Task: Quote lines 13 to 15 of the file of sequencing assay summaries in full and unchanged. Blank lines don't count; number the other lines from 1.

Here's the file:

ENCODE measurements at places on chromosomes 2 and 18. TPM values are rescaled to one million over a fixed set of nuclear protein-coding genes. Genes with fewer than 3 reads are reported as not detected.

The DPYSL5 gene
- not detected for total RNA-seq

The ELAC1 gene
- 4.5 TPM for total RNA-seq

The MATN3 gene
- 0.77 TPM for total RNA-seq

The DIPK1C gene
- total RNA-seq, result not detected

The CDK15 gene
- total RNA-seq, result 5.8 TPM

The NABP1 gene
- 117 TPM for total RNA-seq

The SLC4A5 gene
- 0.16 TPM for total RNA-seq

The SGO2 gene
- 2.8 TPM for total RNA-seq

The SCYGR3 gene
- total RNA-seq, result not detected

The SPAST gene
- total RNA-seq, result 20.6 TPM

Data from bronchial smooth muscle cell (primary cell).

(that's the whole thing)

- 117 TPM for total RNA-seq

The SLC4A5 gene
- 0.16 TPM for total RNA-seq